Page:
"There is no such thing as political murder, political bombing or political violence. There is only criminal murder, criminal bombing and criminal violence.” --Margaret Thatcher (1980)
By 1980, The Troubles had reached a crescendo. The previous year had witnessed the deaths of a Northern Irish MP, a member of the Royal Family and 27 British soldiers. All were killed in IRA-orchestrated terrorist attacks. In an effort to combat the extremism, the Thatcher-led British Parliament overturned the "special category status" for the IRA members, essentially declaring all IRA sponsored terrorist attacks as "criminal" in nature rather than "political". The legislation removed a multitude of hindering compliance procedures from the due process of apprehending and interrogating Republican Army prisoners. Without "special category", wartime laws of the Geneva Convention counted for nothing. Prison conditions were solely determined by the British Government who didn't hesitate to use their advantage. Many Irish loyalists (some yet to be convicted) were already under heavy lock and key, kept isolated in maximum security prisons like Northern Ireland's Maze facility where staunch resisters like Bobby Sands were among the first to feel the affects of the new policy. In protest, Sands and the other inmates revolted against their ever-worsening circumstances by refusing to shave, refusing to bathe and ultimately by refusing to eat. In October of 1980 and then again in January of 1981, the 26-year-old Sands, a devout Catholic and the leader of one the most resolutely determined sections of the Provisional Republican Army, orchestrated a hunger strike, a steadfast rejection of all food in hopes of prompting a reversal of the special category status.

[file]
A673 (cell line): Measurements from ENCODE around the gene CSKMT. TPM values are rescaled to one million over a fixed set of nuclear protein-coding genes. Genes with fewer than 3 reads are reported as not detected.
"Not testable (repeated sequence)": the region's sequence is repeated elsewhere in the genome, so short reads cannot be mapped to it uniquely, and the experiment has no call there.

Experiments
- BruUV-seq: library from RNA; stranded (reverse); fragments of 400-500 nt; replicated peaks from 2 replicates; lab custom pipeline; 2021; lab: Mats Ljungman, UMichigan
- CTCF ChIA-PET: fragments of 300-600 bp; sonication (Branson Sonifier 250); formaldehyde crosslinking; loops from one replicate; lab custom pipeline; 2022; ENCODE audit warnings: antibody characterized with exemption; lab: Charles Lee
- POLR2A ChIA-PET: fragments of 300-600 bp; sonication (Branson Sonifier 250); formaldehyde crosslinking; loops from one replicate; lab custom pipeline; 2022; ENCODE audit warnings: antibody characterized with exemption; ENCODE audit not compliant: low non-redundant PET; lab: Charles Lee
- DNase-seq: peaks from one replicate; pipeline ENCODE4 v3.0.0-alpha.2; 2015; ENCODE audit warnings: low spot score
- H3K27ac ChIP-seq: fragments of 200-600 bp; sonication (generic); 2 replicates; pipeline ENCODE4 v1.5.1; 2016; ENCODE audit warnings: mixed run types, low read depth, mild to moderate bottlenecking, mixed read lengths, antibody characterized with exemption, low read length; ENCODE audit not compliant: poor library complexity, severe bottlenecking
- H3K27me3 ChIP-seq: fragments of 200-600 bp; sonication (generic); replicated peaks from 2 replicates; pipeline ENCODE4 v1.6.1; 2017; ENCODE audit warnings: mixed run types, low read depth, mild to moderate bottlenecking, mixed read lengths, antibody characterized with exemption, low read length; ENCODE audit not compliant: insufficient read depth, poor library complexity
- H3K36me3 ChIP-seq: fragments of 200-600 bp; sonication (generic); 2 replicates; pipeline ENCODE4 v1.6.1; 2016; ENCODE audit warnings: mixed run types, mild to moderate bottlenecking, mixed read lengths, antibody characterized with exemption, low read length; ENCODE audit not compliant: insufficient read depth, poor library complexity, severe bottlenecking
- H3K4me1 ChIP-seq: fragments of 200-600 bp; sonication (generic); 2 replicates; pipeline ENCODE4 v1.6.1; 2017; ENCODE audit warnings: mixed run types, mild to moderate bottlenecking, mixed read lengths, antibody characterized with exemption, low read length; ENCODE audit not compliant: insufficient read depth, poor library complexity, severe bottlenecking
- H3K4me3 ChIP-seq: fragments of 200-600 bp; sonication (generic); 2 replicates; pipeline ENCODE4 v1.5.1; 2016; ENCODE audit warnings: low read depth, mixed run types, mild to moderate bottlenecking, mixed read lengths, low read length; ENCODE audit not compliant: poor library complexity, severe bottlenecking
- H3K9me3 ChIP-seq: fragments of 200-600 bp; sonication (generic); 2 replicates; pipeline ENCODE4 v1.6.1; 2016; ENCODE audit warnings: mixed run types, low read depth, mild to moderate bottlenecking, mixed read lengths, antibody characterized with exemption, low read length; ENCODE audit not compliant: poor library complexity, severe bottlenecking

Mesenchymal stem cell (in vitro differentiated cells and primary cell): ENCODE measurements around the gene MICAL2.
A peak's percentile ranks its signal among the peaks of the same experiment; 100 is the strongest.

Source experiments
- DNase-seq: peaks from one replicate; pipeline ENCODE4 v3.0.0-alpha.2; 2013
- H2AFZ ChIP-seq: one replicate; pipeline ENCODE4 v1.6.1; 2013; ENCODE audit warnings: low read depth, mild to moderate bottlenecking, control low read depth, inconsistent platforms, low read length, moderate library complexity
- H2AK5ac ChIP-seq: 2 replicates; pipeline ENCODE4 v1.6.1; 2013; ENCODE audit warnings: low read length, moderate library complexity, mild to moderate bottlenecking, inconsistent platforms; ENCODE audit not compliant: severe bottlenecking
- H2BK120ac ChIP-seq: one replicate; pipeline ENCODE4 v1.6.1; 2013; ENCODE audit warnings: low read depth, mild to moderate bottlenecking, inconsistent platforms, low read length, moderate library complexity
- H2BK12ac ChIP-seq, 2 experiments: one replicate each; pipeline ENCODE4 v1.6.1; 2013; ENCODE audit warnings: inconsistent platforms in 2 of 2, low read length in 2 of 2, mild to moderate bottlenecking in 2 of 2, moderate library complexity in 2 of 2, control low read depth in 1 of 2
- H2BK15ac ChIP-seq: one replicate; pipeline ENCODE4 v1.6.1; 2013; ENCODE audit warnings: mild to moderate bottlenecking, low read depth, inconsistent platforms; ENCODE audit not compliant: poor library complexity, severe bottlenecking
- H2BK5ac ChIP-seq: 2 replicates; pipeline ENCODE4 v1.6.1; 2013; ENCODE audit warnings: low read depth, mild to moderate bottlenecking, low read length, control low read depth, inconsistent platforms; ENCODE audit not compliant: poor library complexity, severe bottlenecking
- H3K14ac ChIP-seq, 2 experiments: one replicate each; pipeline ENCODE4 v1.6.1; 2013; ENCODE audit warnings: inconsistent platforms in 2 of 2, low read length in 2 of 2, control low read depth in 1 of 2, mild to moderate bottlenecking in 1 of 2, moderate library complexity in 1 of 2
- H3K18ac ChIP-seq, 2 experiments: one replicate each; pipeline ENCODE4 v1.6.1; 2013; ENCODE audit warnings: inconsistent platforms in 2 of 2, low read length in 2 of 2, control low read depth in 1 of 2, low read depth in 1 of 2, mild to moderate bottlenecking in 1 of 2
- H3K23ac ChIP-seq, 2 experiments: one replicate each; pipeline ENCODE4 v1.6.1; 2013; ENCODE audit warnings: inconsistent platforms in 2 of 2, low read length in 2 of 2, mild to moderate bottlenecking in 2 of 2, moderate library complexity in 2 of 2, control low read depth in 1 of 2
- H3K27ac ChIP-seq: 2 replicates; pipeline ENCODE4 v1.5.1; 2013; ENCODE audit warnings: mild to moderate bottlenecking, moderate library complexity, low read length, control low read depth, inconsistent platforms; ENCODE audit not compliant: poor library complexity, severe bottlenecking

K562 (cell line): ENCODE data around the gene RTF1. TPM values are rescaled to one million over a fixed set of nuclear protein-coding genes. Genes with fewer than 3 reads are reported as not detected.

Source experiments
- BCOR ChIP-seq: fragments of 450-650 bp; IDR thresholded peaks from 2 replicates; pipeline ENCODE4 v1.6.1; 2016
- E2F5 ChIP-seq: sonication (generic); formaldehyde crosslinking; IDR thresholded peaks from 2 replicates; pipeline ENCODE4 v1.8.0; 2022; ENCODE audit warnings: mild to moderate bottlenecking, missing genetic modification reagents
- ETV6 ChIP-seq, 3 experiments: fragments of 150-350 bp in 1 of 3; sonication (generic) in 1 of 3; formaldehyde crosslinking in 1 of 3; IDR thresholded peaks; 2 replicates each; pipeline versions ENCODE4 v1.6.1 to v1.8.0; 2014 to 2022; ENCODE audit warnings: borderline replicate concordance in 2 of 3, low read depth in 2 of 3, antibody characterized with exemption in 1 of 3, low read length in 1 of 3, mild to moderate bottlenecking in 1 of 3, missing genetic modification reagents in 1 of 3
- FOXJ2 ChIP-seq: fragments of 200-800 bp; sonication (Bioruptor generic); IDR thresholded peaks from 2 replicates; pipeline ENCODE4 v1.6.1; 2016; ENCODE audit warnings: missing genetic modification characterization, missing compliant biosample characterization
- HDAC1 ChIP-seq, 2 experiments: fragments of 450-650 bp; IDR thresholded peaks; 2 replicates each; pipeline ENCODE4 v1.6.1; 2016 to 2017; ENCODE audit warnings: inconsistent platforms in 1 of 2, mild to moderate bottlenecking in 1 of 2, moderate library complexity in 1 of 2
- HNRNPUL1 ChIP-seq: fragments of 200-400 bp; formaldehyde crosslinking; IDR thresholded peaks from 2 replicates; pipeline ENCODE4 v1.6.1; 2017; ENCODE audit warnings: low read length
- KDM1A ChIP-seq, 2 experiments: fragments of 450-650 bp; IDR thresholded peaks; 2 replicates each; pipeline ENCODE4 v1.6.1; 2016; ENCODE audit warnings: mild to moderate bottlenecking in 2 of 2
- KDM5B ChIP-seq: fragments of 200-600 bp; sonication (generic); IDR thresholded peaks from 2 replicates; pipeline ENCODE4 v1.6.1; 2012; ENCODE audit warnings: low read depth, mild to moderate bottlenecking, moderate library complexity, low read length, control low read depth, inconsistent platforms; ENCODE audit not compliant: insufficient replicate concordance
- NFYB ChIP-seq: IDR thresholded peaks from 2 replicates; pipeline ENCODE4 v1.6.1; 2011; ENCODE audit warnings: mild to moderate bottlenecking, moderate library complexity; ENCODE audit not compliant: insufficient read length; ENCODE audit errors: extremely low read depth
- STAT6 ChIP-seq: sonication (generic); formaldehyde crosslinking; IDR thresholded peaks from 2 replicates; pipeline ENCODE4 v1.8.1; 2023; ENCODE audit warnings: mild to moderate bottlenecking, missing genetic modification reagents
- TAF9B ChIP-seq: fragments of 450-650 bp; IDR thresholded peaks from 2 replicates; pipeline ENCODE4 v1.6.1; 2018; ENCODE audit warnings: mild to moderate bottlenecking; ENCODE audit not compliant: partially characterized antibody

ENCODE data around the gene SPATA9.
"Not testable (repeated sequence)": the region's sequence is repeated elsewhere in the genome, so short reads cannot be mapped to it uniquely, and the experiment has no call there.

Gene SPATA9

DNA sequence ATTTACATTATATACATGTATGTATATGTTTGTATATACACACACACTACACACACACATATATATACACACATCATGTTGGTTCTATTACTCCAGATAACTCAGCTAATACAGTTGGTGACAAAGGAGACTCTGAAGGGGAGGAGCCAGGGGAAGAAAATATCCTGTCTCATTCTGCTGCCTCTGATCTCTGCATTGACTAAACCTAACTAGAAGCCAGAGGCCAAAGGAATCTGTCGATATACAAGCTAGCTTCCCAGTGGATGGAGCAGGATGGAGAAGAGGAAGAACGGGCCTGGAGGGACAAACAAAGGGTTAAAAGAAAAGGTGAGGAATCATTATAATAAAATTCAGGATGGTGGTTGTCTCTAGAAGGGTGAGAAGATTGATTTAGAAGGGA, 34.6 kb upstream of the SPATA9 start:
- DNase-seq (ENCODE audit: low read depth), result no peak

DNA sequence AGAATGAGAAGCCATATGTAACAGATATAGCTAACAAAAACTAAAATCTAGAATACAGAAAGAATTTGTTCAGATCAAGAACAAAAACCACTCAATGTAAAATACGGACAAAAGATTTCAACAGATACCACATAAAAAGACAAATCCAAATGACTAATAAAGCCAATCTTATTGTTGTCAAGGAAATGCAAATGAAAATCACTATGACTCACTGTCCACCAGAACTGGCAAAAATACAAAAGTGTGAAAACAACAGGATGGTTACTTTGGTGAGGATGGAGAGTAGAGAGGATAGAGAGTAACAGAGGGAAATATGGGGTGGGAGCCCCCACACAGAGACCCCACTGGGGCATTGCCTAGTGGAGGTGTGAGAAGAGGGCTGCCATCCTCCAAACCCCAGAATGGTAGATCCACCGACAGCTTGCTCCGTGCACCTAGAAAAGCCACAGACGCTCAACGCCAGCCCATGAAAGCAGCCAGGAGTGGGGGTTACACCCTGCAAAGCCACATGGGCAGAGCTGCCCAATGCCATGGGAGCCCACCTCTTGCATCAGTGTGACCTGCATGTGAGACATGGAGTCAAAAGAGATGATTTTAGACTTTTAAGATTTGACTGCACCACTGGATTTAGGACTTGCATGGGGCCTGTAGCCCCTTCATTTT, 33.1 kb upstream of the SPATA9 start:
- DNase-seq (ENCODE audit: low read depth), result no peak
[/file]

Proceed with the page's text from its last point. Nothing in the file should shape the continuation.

In what might best the characterized as a docudrama or politically-tinged art film, the movie described above is, more than anything, incredibly disgusting. Not "disgusting" as in cinematically or conceptually bad; on the contrary, it's very nearly perfect in that regard. It has to do with the truly revolting on-screen subject matter, scenes depicting a viscerally repugnant, subhuman atmosphere operating within the Maze prison walls. Two prisoners inside a sealed-off 6 x 8 ft cell squatting (literally) in their own undisposed-of waste 24/7 is all you need to know. Very little dialogue highlights the film; images do most of the talking, the moments of merciless, stomach-churning realism speaking for themselves. Fassbender had to go on a medically monitored crash diet to portray the emaciated Bobby Sands in his final hours. It paid off. He gives a truly gut wrenching (pun intended) performance to complement the record breaking cinematography--the film had the longest single scene in movie history at 16 and half minutes. It's an unforgettable viewing experience, that being if you can stomach the putrid scenes of prisoners painting cell walls with their own rancid feces. Sands' legacy as a political prisoner, martyr, criminal and/or terrorist is still up for debate. Margaret Thatcher certainly didn't think that Sands' death warranted hero status. But if the film is an indication of anything, it's a testament to the near insane lengths men will go to for what they believe in. Sands died in Maze prison on May 5 1981 after going 66 days without eating. Nine other prisoners followed his lead, dying from self-imposed starvation in the weeks following until Thatcher finally relented, re-granting special category status to IRA prisoners. (DVD HUNGER)